Given the significant similarities and differences between the welfare states of Northern Europe and their reactions to the perceived 'refugee crisis' of 2015, the book focuses primarily on the three main cases of Denmark, Sweden and Germany. Placed in a wider Northern European context – and illustrated by those chapters that also discuss refugee experiences in Norway and the UK – the Danish, Swedish and German cases are the largest case studies of this edited volume. Thus, the book contributes to debates on the governance of non-citizens and the meaning of displacement, mobility and seeking asylum by providing interdisciplinary analyses of a largely overlooked region of the world, with two specific aims. First, we scrutinize the construction of the 2015 crisis as a response to the large influx of refugees, paying particular attention to the disciplinary discourses and bureaucratic structures that are associated with it. Second, we investigate refugees’ encounters with these bureaucratic structures and consider how these encounters shape hopes for building a new life after displacement. This allows us to show that the mobility of specific segments of the world’s population continues to be seen as a threat and a risk that has to be governed and controlled. Focusing on the Northern European context, our volume interrogates emerging policies and discourses as well as the lived experiences of bureaucratization from the perspective of individuals who find themselves the very objects of bureaucracies.
This book examines the relationship between environmental justice and citizen science, focusing on enduring issues and new challenges in a post-truth age. Debates over science, facts, and values have always been pivotal within environmental justice struggles. For decades, environmental justice activists have campaigned against the misuses of science, while at the same time engaging in community-led citizen science. However, post-truth politics has threatened science itself. This book makes the case for the importance of science, knowledge, and data that are produced by and for ordinary people living with environmental risks and hazards. The international, interdisciplinary contributions range from grassroots environmental justice struggles in American hog country and contaminated indigenous communities, to local environmental controversies in Spain and China, to questions about “knowledge justice,” citizenship, participation, and data in citizen science surrounding toxicity. The book features inspiring studies of community-based participatory environmental health and justice research; different ways of sensing, witnessing, and interpreting environmental injustice; political strategies for seeking environmental justice; and ways of expanding the concepts and forms of engagement of citizen science around the world. While the book will be of critical interest to specialists in social and environmental sciences, it will also be accessible to graduate and postgraduate audiences. More broadly, the book will appeal to members of the public interested in social justice issues, as well as community members who are thinking about participating in citizen science and activism. Toxic Truths includes distinguished contributing authors in the field of environmental justice, alongside cutting-edge research from emerging scholars and community activists.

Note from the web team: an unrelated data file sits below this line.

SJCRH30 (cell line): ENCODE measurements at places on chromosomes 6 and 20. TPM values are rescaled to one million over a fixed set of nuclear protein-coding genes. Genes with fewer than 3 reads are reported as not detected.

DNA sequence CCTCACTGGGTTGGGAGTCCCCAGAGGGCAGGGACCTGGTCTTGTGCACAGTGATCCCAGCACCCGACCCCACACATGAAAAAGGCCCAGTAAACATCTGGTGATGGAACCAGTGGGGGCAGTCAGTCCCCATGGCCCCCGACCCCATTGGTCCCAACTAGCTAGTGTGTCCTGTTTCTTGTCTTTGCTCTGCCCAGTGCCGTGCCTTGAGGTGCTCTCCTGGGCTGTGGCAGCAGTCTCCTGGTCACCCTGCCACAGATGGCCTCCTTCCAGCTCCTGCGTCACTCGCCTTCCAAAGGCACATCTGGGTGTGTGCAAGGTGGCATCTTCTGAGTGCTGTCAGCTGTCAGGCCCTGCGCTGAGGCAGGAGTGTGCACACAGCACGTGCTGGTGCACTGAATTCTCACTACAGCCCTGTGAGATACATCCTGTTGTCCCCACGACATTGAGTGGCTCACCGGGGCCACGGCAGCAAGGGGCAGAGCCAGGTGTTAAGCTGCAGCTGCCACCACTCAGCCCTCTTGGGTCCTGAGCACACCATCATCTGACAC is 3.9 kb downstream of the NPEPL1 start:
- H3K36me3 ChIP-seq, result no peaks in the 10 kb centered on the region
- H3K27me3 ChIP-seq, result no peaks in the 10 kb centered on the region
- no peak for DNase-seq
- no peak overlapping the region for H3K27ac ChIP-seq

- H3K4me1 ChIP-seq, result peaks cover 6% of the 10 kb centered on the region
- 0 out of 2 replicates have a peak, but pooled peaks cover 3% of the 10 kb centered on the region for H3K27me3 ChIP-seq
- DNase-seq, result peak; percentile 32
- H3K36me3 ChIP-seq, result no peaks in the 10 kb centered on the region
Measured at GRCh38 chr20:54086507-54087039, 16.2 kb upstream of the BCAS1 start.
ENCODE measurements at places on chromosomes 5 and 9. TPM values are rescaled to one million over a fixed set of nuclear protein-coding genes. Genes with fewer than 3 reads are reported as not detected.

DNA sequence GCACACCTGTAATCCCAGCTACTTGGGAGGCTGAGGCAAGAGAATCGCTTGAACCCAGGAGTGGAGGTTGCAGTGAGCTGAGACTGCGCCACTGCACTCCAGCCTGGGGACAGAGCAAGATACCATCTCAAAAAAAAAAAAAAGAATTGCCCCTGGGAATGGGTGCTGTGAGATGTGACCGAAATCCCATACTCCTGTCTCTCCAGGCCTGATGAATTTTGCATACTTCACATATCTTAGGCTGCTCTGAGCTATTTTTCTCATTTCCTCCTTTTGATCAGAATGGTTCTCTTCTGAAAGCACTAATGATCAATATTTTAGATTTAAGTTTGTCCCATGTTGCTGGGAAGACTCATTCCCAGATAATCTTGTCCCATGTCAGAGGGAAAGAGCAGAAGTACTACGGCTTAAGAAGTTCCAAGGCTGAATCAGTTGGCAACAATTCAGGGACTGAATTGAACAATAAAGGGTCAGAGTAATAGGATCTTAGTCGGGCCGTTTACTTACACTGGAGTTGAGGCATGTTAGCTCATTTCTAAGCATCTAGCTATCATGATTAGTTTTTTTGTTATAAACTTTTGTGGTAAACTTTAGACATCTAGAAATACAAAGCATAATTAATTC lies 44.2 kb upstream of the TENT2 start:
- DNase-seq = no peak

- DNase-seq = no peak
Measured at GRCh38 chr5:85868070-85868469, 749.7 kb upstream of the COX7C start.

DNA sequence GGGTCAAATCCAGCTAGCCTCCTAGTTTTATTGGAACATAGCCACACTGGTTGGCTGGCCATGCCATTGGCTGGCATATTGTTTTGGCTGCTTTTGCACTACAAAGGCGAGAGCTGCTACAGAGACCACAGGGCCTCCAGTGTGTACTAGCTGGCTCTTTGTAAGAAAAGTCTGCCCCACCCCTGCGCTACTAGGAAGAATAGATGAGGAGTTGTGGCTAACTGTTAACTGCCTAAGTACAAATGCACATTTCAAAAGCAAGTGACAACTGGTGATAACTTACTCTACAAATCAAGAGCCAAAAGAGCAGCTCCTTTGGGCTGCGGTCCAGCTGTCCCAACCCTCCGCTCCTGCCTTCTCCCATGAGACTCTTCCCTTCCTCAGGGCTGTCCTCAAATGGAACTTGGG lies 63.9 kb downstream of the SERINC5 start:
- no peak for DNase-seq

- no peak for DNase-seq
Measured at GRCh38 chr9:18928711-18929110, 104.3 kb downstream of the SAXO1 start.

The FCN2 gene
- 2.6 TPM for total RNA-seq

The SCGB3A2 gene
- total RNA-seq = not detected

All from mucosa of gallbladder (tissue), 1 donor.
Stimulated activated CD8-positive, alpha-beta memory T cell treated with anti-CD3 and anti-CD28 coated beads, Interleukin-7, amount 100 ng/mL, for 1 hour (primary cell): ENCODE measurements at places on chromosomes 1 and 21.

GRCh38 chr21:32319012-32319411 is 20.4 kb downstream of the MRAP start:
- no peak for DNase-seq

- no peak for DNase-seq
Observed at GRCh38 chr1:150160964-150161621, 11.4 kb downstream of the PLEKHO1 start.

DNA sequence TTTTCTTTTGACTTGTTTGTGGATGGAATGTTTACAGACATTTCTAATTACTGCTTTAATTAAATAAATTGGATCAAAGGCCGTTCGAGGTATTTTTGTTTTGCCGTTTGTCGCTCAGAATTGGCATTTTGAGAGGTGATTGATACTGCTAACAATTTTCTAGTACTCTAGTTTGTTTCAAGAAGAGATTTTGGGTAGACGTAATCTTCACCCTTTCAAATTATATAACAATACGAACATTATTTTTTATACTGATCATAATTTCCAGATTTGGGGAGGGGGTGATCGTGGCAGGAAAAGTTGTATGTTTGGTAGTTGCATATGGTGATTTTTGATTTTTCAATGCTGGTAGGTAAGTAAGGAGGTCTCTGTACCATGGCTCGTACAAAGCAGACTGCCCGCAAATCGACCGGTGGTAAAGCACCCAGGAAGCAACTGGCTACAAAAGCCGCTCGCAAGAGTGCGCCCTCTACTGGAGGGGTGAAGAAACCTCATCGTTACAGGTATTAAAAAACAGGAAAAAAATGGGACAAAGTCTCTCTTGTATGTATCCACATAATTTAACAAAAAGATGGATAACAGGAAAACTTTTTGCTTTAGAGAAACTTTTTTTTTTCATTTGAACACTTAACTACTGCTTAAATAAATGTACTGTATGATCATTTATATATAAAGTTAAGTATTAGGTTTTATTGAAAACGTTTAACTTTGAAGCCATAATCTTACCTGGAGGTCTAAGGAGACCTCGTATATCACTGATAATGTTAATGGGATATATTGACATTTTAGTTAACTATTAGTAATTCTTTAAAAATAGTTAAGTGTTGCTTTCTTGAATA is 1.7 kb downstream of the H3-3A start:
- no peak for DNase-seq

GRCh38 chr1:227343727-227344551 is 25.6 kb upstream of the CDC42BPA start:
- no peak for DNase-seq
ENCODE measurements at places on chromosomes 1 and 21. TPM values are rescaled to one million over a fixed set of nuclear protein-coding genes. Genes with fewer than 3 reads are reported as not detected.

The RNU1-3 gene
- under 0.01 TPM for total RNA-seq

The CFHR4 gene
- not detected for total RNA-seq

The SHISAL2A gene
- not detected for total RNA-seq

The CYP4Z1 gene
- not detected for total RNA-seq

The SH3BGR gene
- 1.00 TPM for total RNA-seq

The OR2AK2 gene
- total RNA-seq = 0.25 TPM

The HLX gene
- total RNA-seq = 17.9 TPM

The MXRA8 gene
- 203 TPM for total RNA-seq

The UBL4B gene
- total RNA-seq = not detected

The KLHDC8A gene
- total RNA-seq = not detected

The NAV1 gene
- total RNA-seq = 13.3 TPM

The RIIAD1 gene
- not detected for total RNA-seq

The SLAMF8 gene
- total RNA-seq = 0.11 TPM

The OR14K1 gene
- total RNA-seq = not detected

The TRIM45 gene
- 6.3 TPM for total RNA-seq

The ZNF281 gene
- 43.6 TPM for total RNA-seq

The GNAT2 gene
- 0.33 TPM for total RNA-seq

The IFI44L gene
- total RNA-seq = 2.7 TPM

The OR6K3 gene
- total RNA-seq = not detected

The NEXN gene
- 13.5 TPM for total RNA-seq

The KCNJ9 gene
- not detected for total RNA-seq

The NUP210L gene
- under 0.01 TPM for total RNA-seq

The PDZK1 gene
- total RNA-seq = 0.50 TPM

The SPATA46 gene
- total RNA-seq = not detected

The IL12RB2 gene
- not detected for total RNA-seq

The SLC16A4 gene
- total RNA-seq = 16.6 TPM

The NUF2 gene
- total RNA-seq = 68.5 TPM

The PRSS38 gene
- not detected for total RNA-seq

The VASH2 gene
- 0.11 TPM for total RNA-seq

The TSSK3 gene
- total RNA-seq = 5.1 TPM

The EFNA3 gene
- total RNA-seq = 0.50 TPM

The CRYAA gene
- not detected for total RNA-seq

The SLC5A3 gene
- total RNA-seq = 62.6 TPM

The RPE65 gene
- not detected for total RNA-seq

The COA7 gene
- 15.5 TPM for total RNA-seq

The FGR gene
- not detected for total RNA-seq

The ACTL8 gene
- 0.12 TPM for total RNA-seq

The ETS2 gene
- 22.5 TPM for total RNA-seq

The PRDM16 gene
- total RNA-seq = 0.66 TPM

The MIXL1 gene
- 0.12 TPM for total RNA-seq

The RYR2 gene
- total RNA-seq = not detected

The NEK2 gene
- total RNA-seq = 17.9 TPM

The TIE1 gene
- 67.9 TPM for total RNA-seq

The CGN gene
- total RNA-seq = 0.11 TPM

). Brown , Frederick Z. 1992 . “ Cambodia in 1991: an uncertain peace .” Asian Survey 32 ( 1 ): 88–96 . Crawford , Neta C. 2004 . “ Understanding discourse: a method of ethical argument analysis .” Qualitative Methods: Newsletter of the American Political Science Association Organized Section on Qualitative Methods 2 ( 1 ): 22
Seekers in the UK and Australian Print Media’, Myth and Nation 23(1), pp. 1–21. Stretmo, L. (2014). Governing the Unaccompanied Child: Media, Policy and Practice. PhD, Gothenburg University. Strömbäck, J. (2009). Makt, medier och samhälle. En introduktion till politisk kommunikation (Power, Media and Society: An Introduction to Political Communication), Stockholm: SNS förlag. Sveningsson Elm, M., Lövheim, M. and Bergquist, M. (2003). Att fånga nätet. Kvalitativa metoder för internetforskning (To Capture the Internet: Qualitative Methods for Internet Research). Lund
government. I am not arguing that such people had any cynical plans to destroy other nations or promote violence as such, nor that they are guilty by association of ‘ethnic cleansing’. Nevertheless, in their own ways, they contributed to the escalation of events by adding more fuel to the fire; and sometimes their arguments were used in ways that they neither intended nor could have foreseen. Throughout this book, I will be using a form of discourse analysis to explore the themes, ideas and vocabulary present in Serbian and Croatian propaganda. I have used a qualitative